Award-winning saxophonist, MC and composer Soweto Kinch presents new online festival Black Peril 2020 this September, featuring exclusive performances filmed on location in Hull.
Against the backdrop of today’s civil unrest, statues being torn down and serious soul-searching across Britain, there’s rarely been a more opportune moment to explore ignored British history – radically challenging the way ‘British’, ‘White’ and ‘Working-Class’ identities have been constructed. Discussing the ideas and themes explored in Black Peril, Soweto says: “It’s easy to get the idea that mobs of ‘woke’ millennials are suddenly forcing Britons to confront ‘diversity’ for the first time – however, from Glasgow to Barry (via Hull), and indeed Chicago and New York, the entire western world was engulfed in racial conflict over 100 years ago. 1919 established and entrenched hierarchies of racism that have yet to be undone.”
Throughout this summer, British streets, squares and bridges that were the scenes of violent race riots in 1919 were transformed into dynamic stages, galleries and plinths to creatively explore this past. Combining improvised responses, existing material and newly commissioned work, the festival intends to shed new light on Britain’s fractious relationship with race and class.
The artists who took to the streets of Hull include Soweto Kinch, tuba player Hanna Mbuya, trumpeter Grafton Forbes-Amos and saxophonist and dancer Tyrone-Isaac Stuart. They performed at the following locations, all scenes of racial violence in 1919-1920:
Hull Merchant Shipping Office, where violent clashes between black sailors and unemployed white mobs took place in 1919 and 1920. And where Black ‘Britisher’ sailors turned and violently attacked their Chinese counterparts, encouraged by a trade union appeal to get rid of Chinese workers.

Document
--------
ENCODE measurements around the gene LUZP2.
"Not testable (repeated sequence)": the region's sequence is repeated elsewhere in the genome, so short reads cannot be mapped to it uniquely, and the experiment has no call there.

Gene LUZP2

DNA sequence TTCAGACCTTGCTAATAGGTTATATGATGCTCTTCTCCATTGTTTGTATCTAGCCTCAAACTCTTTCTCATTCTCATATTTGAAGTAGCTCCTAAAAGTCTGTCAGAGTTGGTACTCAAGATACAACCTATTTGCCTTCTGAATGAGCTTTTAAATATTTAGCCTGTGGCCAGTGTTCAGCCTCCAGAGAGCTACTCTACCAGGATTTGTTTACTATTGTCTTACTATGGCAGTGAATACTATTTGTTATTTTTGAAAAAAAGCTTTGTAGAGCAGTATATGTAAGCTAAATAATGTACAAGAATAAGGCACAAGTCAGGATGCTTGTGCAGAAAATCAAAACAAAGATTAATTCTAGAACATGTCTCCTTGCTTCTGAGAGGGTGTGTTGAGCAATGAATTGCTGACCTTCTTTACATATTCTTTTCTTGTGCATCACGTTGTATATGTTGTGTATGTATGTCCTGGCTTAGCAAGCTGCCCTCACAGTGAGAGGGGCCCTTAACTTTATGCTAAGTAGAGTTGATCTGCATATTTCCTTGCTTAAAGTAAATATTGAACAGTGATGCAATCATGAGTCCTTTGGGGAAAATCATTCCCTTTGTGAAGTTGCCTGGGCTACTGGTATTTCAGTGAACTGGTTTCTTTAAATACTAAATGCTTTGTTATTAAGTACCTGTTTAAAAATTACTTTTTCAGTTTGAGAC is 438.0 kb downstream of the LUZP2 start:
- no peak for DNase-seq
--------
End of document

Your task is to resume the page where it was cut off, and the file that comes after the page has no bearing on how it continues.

Pease Street, where a large mob chased a black man Marell Pigott to his lodgings in June 1920. Two black lodging houses in Lower Union Street and 72 and 74 Pease Street were vandalised.
Lister Street, where lodgings for Black and Arab sailors were attacked.
The festival also features performances filmed in Salford, Liverpool, Cardiff, Newport and London, alongside panel discussions and interviews with historians and notable cultural figures including Lowkey, Kehinde Andrews, Jason Moran and Jacqueline Jenkinson.
As the first stop on the #Quarantour, the Hull performances, interviews and panel talks will be streamed from 7pm-10pm on Monday 14th September, followed by Salford on the 15th, Liverpool on the 16th, Cardiff on the 17th and London on the 18th. Across the week you’ll also see performances from musicians Robert Mitchell, Jay Phelps, Xhosa Cole, Nick Jurd, Nathanial Cross, Sonia Konate and Yahael Onono and dancers Fion Campbell-Davies, Mason Connolley, Stefano Addae, Tanaya Martin and Caramel Soldier.
Tickets for each evening cost £5, or you can access the whole festival programme for £20. For more info and tickets, visit Soweto’s website.